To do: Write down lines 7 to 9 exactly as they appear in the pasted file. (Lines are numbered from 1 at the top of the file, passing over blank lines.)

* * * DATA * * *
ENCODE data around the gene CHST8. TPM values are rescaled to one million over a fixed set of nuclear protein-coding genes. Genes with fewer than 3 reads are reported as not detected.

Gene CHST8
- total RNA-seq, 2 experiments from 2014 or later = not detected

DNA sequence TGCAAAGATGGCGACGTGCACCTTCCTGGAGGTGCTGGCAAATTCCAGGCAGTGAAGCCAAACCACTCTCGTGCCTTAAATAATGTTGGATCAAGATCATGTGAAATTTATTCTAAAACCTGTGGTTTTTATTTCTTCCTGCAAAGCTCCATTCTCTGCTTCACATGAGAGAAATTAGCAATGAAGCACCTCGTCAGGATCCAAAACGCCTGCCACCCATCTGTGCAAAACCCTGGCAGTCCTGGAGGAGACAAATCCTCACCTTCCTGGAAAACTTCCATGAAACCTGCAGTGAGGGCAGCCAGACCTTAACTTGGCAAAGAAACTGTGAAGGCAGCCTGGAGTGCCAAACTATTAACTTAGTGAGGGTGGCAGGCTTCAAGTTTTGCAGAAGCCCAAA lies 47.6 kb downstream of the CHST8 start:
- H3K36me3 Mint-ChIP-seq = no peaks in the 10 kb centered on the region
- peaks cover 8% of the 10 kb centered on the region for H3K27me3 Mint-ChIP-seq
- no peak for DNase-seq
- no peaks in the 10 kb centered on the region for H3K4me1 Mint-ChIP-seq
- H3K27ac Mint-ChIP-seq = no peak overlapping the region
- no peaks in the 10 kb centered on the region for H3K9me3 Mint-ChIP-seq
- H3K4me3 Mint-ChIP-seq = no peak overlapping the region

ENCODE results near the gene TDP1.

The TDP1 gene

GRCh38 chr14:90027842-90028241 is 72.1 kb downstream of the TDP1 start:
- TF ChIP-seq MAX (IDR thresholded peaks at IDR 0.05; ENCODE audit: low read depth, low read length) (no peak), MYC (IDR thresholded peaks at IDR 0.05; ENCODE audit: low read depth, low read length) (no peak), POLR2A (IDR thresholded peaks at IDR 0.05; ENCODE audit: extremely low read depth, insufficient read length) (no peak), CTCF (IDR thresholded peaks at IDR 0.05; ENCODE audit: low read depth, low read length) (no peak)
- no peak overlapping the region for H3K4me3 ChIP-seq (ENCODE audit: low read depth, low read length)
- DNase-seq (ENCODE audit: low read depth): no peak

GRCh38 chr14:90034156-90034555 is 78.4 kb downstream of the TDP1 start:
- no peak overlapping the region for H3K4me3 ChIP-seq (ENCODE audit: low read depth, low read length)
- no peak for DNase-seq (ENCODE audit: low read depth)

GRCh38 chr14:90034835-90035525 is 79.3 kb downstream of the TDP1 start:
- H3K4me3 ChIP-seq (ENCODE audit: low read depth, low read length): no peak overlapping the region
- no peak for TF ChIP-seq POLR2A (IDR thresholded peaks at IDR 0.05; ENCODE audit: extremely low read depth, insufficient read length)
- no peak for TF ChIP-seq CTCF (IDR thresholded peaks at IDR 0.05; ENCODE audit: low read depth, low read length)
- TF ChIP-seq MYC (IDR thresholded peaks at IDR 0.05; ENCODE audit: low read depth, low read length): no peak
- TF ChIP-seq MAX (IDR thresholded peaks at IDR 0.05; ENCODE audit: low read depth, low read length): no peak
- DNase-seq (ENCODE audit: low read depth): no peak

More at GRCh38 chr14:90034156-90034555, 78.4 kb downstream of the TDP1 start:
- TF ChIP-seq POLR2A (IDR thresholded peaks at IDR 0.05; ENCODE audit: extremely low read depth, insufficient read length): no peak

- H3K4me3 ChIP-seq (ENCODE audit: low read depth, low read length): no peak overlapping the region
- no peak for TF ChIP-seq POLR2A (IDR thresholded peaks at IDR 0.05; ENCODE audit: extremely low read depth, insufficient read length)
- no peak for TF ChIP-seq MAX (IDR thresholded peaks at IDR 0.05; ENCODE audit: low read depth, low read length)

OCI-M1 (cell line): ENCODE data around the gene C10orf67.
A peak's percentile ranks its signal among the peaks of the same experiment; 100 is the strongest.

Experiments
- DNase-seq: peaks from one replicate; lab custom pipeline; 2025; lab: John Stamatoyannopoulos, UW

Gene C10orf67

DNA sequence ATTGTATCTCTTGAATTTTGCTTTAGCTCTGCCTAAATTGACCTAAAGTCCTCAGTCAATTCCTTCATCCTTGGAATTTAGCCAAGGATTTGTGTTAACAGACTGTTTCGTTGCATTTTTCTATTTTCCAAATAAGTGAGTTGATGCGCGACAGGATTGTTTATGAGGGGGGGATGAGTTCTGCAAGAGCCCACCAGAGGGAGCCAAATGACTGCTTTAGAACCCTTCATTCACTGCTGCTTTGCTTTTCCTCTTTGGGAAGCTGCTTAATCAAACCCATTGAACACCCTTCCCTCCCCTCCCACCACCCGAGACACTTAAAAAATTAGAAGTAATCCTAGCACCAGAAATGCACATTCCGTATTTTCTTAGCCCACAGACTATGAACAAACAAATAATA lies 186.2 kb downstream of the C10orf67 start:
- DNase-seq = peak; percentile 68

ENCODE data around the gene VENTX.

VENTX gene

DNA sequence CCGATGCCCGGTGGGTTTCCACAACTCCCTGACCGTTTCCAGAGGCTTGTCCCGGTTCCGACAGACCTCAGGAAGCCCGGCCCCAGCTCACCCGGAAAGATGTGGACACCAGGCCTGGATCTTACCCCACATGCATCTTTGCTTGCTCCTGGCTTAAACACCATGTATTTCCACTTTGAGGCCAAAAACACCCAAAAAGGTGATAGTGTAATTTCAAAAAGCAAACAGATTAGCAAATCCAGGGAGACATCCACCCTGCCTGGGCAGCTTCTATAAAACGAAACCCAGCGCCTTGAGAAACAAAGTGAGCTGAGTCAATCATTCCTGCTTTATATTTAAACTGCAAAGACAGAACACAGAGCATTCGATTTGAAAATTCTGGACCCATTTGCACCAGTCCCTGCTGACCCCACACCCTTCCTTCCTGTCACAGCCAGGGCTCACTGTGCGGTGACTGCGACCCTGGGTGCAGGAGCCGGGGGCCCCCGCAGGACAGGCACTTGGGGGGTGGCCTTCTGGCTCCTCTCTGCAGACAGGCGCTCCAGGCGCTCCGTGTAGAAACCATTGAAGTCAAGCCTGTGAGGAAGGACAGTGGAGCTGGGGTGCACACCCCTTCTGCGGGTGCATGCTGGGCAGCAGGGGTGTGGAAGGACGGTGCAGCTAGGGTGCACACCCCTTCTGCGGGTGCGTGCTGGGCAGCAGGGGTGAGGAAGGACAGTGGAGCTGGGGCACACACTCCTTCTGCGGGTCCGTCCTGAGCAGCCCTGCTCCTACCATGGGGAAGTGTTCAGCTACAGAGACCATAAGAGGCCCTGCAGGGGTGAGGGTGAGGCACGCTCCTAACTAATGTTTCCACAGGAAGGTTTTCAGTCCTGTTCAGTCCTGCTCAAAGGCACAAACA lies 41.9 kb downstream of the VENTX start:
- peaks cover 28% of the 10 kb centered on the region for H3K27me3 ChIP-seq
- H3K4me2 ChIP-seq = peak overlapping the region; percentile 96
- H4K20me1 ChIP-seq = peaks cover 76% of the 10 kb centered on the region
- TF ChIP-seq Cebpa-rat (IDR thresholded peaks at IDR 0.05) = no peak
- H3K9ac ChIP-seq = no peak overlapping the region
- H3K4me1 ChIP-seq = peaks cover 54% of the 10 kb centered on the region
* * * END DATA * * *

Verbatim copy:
- no peak for DNase-seq
- no peaks in the 10 kb centered on the region for H3K4me1 Mint-ChIP-seq
- H3K27ac Mint-ChIP-seq = no peak overlapping the region